Wednesday, June 10, 2015

Spring Squam 2015: Day 2. "Extras" and Second Class Starts

On the second day of Squam (Friday), I optimistically dressed in my capris with my silk stripes sweater.
The schedule for the day starts with "free time". There are no classes until the afternoon. But in case you can't entertain yourself sitting on a dock and knitting, Elizabeth arranges for some shorter optional lecture workshops called "Extras".

The first was taught by my roommate, Donna, and it was about Zentangle, a meditative drawing process.
She somehow edited her class, which is normally three hours long, down to a little over an hour. It was a great introduction and we all got little kits with the marker, pencil, "stump" (something I had never heard about before!) and five Zentangle cards.

Here's a quick "flip" through my process:
That's as far as I got in class, but you can imagine how it might finish up. There are lots of patterns out there to do or, obviously, you can make up your own.

Here are all the cards from the class:
Once again, amazing how the same instructions results in very different results. She talked about people having different drawing styles like different hand writing. Tell two people to drawn a curving line or a spiral and you will get two different results. Makes sense once someone says it, but it was a new idea to me and I like to think of it that way. (I worked very hard when I was young to get hand writing that I liked. It encourages me to think that I could get drawings I liked if I worked at it.)

I didn't win the prize (one of Donna's framed Zentangles) for having traveled the furthest to be at Squam, but that's ok because being her room mate I got some extra supplies to take home!

Right after Donna's class was a class on arm knitting. I had heard about arm knitting and had always thought I could figure it out whenever I needed it. But, hey, if someone's going to do a class on it, I may as well join in!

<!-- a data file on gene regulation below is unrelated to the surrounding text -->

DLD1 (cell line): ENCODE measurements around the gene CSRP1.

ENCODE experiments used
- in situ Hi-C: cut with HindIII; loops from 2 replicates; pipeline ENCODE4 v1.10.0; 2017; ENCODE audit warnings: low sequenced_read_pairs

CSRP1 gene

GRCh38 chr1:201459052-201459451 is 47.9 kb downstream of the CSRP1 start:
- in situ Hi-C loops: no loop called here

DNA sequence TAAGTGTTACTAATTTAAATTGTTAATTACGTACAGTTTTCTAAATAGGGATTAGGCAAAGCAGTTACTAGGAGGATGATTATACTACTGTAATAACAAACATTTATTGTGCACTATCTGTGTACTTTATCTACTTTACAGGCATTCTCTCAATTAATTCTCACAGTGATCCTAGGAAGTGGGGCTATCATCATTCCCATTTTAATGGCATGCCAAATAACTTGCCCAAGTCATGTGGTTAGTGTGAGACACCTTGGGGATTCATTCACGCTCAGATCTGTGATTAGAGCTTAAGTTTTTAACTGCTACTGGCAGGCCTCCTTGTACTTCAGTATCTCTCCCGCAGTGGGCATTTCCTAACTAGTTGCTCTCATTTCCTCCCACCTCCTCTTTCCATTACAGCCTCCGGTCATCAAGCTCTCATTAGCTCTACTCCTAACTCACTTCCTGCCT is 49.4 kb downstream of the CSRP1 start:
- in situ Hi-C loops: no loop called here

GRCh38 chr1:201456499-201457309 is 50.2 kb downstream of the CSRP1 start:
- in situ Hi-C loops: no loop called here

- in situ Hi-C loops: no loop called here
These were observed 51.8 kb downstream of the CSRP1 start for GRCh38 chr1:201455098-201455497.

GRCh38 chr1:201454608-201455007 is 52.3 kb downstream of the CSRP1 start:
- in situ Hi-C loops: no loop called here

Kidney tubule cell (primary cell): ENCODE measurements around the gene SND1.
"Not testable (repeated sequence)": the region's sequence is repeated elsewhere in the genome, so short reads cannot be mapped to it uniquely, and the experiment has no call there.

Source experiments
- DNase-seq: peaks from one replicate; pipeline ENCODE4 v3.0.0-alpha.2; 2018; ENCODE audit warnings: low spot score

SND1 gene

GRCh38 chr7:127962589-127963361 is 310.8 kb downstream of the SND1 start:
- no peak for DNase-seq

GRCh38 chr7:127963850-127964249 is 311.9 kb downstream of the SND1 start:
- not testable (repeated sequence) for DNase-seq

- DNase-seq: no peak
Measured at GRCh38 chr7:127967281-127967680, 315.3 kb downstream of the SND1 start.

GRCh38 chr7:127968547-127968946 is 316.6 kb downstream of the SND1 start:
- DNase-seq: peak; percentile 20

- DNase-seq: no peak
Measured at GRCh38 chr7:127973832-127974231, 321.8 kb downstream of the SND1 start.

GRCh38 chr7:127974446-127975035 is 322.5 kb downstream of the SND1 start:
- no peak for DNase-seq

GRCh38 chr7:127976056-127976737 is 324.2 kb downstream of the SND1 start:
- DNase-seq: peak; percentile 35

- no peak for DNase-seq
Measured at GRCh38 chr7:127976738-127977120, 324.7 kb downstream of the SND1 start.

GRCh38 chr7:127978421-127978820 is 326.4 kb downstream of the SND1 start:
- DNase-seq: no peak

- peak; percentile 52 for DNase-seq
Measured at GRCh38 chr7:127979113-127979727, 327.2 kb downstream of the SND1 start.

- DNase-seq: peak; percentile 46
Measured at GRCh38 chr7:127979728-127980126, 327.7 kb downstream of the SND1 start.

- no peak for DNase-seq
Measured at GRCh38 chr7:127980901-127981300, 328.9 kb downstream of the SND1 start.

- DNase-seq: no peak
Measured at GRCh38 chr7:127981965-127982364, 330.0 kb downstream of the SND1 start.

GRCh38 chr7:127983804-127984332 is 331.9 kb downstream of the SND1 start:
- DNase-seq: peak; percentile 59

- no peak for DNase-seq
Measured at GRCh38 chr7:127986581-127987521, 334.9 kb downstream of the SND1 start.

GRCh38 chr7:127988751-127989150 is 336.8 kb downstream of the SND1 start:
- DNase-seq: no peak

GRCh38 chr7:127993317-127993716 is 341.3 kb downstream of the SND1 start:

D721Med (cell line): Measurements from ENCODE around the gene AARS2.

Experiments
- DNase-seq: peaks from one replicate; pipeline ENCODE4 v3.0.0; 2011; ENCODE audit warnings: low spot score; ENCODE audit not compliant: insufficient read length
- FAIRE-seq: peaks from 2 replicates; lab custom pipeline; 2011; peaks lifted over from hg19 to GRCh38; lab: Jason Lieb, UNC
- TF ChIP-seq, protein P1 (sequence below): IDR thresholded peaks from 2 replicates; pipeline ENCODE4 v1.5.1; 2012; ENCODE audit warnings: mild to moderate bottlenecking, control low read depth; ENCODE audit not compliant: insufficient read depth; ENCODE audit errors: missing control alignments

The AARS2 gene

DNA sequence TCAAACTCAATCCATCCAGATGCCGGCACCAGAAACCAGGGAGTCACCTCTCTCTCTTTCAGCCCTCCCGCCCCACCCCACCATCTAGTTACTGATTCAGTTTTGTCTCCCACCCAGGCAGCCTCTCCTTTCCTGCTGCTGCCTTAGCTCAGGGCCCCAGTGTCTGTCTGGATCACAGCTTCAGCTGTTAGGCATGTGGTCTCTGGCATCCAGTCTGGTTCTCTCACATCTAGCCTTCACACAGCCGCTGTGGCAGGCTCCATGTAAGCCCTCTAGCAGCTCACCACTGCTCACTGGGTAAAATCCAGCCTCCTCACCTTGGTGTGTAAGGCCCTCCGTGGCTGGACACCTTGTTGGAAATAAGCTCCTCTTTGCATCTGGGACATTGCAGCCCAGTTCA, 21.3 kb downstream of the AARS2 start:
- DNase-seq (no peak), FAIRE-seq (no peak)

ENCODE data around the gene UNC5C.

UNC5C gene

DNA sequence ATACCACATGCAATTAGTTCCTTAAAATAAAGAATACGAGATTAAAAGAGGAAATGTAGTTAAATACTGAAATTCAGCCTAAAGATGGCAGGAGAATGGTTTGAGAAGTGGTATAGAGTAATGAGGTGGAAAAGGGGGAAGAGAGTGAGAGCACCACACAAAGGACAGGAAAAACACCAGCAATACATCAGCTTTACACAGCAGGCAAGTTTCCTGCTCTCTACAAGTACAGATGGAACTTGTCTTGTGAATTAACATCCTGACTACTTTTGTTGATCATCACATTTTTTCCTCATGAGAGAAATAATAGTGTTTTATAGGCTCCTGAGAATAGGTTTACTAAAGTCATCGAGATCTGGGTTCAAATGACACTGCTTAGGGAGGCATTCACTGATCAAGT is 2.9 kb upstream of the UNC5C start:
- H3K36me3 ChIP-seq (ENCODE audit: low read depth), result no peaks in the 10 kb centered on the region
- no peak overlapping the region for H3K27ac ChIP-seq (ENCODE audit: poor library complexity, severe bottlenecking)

Yes arm knitting is exactly what it sounds like: knitting with your arms. No needles, no tools, just you and the yarn. Here is Anne giving us all a demonstration:
And here am I knitting away while she explains knits, purls, decreases, increases, binding off, etc.
And by the end of class, I had a cowl that I could wrap around my neck three times:
Anne gave us a pattern for the cowl, but since I didn't
want to have to seam it at the end of class, I knit it
as an I-cord. I had to slip stitches from one arm to the
other, but that was worth it to me. I sewed the
beginning to the end, and voila! a super long bulky cowl
in about an hour.
It was chilly enough I needed it! I had brought yarn for this class and made the cowl with two strands of bulky cashmere and two strands of worsted weight cashmere. It still wasn't really bulky enough but it worked to participate in the class and to learn how it works.

Speaking of being chilly, this is what I ended up wearing the rest of the day:
A change into long pants and addition of the wool orange tulip socks, black and green cardi, and the new cowl. Everything knit is 100% made from raveled sweaters. Isn't that amazing!?

After lunch, I had the first half of my second class: Thread and Memory with Joetta Maue. Here is the class description: